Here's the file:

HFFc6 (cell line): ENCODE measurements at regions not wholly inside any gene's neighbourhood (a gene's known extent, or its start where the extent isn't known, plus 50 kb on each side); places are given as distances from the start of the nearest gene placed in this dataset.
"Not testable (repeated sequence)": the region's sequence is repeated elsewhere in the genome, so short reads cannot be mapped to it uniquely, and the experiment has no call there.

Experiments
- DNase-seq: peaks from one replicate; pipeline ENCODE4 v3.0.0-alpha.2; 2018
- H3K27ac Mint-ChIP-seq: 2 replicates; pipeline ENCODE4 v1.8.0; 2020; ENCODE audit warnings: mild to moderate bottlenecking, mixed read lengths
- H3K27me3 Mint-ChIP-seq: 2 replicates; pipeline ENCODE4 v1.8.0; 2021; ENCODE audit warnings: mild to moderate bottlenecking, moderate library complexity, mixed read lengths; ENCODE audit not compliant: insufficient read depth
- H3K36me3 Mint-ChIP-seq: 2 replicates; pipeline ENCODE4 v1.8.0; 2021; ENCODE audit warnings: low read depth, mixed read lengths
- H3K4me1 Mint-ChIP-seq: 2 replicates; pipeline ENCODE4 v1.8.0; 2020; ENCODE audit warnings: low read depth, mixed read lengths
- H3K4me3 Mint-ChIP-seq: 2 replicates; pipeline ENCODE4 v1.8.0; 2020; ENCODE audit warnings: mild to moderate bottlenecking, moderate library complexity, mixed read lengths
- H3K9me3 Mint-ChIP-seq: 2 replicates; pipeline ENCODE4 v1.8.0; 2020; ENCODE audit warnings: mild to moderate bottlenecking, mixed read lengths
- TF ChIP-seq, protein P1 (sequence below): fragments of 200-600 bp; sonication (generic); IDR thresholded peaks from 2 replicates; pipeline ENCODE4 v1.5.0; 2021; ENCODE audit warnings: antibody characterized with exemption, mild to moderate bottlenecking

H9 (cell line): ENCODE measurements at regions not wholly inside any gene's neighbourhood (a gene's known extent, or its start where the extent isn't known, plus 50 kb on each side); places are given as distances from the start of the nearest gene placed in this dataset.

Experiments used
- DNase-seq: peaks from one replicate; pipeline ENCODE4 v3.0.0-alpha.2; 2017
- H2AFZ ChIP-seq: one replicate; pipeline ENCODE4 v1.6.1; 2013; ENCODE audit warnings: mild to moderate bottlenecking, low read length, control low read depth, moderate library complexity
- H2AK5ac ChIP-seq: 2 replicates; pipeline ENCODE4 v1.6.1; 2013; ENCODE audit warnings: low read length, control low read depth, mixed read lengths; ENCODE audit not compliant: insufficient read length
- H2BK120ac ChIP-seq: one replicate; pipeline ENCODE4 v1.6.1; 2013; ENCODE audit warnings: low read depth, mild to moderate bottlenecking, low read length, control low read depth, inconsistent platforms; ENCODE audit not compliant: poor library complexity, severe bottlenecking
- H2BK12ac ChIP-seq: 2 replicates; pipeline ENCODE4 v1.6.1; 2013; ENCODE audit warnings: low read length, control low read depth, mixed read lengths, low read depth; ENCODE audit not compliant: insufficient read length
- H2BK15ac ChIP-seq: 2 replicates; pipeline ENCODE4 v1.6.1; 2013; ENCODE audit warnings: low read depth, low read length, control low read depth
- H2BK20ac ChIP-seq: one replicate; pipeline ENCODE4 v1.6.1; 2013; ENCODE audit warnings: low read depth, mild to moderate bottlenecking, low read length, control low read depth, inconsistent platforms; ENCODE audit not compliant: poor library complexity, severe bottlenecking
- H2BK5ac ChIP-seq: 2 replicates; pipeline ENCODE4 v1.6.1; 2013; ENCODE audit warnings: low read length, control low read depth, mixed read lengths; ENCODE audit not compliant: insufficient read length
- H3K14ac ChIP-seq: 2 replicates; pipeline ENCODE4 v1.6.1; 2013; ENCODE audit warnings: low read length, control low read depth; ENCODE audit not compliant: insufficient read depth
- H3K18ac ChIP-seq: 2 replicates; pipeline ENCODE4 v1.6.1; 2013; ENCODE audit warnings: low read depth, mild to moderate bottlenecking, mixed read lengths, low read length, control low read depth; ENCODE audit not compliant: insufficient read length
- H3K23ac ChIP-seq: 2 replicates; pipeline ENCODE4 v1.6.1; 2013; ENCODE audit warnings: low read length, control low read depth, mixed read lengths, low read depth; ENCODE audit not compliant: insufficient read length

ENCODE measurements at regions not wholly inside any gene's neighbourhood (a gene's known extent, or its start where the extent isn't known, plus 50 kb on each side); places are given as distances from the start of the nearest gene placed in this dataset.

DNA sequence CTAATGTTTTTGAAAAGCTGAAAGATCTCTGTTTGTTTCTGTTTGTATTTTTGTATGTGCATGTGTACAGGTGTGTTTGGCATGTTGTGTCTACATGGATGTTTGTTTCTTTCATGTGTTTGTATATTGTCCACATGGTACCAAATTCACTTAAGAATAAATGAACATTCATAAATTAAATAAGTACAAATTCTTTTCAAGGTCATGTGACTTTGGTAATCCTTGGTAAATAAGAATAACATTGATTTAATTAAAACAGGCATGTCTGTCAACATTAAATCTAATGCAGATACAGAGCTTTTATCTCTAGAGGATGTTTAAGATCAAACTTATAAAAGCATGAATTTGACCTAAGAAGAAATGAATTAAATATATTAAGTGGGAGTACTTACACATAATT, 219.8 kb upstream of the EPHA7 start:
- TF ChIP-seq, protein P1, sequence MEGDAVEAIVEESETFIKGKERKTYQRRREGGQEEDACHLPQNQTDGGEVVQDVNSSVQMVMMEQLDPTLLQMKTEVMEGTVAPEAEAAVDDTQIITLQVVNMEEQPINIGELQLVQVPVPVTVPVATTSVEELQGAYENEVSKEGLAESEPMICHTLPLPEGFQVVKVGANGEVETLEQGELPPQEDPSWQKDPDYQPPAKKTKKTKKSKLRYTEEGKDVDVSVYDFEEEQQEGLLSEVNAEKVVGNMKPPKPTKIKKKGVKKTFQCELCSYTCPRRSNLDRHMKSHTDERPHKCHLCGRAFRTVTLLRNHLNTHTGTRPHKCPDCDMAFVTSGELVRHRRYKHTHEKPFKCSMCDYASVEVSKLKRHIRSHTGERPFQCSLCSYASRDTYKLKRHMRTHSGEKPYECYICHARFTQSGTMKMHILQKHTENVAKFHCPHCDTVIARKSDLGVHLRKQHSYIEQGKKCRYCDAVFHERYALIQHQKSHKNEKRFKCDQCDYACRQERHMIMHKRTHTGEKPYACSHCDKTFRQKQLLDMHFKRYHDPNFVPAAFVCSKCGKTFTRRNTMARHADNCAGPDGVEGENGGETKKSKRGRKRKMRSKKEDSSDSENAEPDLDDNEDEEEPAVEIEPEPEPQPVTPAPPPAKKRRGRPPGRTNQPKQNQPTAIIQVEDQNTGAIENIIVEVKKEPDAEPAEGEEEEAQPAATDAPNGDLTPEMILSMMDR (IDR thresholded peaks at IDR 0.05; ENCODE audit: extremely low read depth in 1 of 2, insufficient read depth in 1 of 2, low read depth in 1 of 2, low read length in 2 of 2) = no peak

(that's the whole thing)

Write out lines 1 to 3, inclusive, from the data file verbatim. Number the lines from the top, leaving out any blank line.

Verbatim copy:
HFFc6 (cell line): ENCODE measurements at regions not wholly inside any gene's neighbourhood (a gene's known extent, or its start where the extent isn't known, plus 50 kb on each side); places are given as distances from the start of the nearest gene placed in this dataset.
"Not testable (repeated sequence)": the region's sequence is repeated elsewhere in the genome, so short reads cannot be mapped to it uniquely, and the experiment has no call there.

Experiments